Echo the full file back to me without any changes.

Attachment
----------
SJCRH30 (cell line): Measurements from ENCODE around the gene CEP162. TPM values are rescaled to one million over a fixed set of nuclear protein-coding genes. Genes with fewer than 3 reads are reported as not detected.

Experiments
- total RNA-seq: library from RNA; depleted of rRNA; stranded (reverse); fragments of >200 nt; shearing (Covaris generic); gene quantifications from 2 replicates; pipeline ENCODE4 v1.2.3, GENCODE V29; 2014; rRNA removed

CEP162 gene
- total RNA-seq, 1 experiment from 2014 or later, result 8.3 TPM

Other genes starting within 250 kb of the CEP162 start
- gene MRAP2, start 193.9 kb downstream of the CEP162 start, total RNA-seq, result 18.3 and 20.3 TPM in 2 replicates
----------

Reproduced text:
SJCRH30 (cell line): Measurements from ENCODE around the gene CEP162. TPM values are rescaled to one million over a fixed set of nuclear protein-coding genes. Genes with fewer than 3 reads are reported as not detected.

Experiments
- total RNA-seq: library from RNA; depleted of rRNA; stranded (reverse); fragments of >200 nt; shearing (Covaris generic); gene quantifications from 2 replicates; pipeline ENCODE4 v1.2.3, GENCODE V29; 2014; rRNA removed

CEP162 gene
- total RNA-seq, 1 experiment from 2014 or later, result 8.3 TPM

Other genes starting within 250 kb of the CEP162 start
- gene MRAP2, start 193.9 kb downstream of the CEP162 start, total RNA-seq, result 18.3 and 20.3 TPM in 2 replicates